Lily Dorstewitz, Staff Photographer

The Tsai Center for Innovative Thinking at Yale continues to offer a full slate of opportunities for students, even as its new building remains shuttered. 

Located behind the Becton Center at 17 Prospect Street, Tsai CITY’s new steel and glass building has not opened to students since its completion and opening to staff in August. Supported by a donation from Joseph C. Tsai ’86 YLS ’90, Tsai CITY’s new home is designed to foster an environment of diverse players in the entrepreneurial and creative worlds, working to solve real-world issues, continuing the vision that Tsai CITY was founded upon in 2017. Although current campus policies have delayed the building’s opening, Tsai CITY’s shift to virtual program offerings has been extremely successful, according to Executive Director Clare Leinweber. 

“We have not seen drop-off in student engagement,” Leinweber wrote in an email to the News. “Large events, such as Startup Yale and our fall fireside chats, have had hundreds of people attending — far more than would have been able to join for an in-person event.”

For those seeking guidance and mentorship on new project ideas, Tsai CITY’s offerings this semester are particularly ideal. Leinweber highlighted the center’s brand new Launch Pad program, which aims to support students in the early stages of the venture development process through online interactions and events. More established projects can be a part of Tsai CITY’s existing Accelerator program, which has supported students remotely since the spring. A new fall 2020 cohort of 15 Accelerator teams and 21 Launch Pad teams was confirmed over the weekend.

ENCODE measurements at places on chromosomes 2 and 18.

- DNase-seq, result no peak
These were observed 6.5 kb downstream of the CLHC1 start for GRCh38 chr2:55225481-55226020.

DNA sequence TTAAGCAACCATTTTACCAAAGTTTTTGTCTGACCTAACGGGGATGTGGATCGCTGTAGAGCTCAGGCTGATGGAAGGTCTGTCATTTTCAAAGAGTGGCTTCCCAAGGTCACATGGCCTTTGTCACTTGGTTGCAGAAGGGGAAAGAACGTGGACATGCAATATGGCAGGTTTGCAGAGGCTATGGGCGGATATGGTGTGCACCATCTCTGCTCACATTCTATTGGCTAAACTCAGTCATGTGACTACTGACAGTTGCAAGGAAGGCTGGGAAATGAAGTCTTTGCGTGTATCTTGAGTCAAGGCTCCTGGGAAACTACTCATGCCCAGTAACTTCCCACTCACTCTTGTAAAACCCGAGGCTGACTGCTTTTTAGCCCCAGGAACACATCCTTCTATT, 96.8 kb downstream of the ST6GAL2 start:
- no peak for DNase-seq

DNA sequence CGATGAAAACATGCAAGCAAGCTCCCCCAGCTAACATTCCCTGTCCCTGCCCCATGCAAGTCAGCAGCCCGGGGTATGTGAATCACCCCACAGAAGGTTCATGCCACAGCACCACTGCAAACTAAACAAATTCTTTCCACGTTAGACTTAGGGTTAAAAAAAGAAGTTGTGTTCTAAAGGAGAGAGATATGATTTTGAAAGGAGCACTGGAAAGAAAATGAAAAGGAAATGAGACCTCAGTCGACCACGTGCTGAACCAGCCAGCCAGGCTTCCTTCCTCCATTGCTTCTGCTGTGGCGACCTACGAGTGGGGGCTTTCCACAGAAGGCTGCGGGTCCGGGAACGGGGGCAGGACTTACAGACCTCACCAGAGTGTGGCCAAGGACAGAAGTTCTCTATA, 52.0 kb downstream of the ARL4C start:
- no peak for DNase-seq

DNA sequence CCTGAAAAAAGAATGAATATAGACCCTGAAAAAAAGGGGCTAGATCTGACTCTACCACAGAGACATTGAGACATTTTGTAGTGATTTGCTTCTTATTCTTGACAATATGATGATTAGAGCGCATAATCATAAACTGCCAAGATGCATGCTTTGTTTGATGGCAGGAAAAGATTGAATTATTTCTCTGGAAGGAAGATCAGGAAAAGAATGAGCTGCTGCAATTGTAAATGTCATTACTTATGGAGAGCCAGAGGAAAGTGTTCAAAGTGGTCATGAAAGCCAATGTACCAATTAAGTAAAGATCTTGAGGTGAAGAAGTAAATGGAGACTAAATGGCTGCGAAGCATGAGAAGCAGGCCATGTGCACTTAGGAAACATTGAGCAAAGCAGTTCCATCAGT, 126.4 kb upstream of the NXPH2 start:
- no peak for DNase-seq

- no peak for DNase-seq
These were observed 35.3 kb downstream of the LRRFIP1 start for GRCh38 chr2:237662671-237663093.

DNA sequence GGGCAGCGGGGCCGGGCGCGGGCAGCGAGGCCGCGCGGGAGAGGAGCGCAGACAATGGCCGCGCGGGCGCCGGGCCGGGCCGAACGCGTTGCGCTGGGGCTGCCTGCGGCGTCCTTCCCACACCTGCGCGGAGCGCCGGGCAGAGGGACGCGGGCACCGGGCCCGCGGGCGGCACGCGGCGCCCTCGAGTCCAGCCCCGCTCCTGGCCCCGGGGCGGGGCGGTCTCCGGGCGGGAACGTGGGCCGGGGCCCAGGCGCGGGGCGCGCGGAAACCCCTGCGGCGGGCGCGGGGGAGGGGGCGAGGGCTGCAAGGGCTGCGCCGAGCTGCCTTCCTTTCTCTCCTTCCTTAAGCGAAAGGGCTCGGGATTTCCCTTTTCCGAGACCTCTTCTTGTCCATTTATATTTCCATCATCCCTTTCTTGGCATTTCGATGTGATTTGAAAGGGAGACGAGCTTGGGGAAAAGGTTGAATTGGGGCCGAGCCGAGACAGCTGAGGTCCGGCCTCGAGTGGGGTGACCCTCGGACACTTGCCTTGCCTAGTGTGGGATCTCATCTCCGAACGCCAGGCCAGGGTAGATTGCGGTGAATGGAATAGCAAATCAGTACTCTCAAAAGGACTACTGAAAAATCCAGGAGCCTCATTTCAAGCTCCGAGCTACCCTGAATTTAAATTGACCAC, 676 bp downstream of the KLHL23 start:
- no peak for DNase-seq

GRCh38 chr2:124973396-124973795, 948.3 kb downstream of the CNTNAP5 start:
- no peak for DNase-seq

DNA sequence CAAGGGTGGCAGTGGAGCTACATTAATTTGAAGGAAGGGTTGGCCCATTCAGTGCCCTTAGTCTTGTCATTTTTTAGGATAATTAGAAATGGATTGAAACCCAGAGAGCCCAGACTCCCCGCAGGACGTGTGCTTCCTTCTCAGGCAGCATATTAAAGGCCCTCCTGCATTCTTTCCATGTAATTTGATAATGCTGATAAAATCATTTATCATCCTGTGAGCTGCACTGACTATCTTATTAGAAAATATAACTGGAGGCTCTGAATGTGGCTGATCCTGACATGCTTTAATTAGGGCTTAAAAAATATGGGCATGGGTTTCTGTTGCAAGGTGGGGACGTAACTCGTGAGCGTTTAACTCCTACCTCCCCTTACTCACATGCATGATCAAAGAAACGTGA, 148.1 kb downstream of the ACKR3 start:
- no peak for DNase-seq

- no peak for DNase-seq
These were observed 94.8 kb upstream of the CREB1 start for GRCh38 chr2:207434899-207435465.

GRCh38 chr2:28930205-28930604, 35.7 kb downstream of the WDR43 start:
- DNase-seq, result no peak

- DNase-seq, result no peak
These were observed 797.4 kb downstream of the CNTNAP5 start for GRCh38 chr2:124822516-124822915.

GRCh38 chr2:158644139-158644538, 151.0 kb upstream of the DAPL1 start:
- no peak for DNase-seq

Barista, a subscription-based coffee service that rewards routine purchases from locally-owned cafes, participated in the accelerator’s spring cohort. Co-founder Jordan Weitz ’20 lauded Tsai CITY’s continued support both before and after the pandemic hit.

“There was a totally seamless transition,” Weitz said, noting that the team especially appreciated guidance from Kristine Ericson GRD ’24, a graduate student who they met through Tsai CITY’s mentorship match.“We met with her about once a week when in-person and we continued to meet in the same capacity as everything went virtual.”

After completing Accelerator’s mentor meetings, workshops and virtual showcase, the Barista team successfully piloted its business model in late August. The team has now launched its next iteration, with roughly 100 students on its current platform being connected with local New Haven businesses including Koffee?, The Jitter Bus and Claire’s Corner Copia. 

Projects involved with Tsai CITY’s programs also have preferential access to the College Street Innovation Fund, which offers investments of up to $100,000 to Yale startups, according to their website. During an information session on Monday, portfolio director and Entrepreneur-in-Residence at the Office of Cooperative Research Konstantine Drakonakis explained CSIF’s role in the Yale entrepreneurial environment.

“The fund exists to provide pre-seed funding,” Drakonakis said. “It’s focused on ferreting out the most promising startups at Yale…with a clear path to commercialization and eventual return.”

According to Drakonakis, CSIF is also an extremely effective conduit in building entrepreneurial and investment relationships between Yale students and professional firms. Every dollar that the fund invests in Yale startups is met with $10 in follow-up seed capital from the outside firms to further grow the students’ ventures. 

Leinweber, who also serves on CSIF’s advisory council, emphasized that entrepreneurship and innovation are very much alive at Yale and expressed optimism about Tsai CITY’s activities in the future. 

“We are looking forward to opening as soon as we can do so safely,” Leinweber told the News. “In the meantime, we encourage students to visit our new website to explore all that is available to them remotely.”

The new Tsai CITY building was designed by New York City firm WEISS/MANFREDI Architecture and built by Whiting Turner Construction of New Haven, CT.

Isaac Yu |

Isaac Yu was the News' managing editor. He covered transportation and faculty as a reporter and laid out the front page of the weekly print edition. He co-founded the News' Audience desk, which oversees social media and the newsletter. He was a leader of the News' Asian American and low-income affinity groups. Hailing from Garland, Texas, Isaac is a Berkeley College junior majoring in American Studies.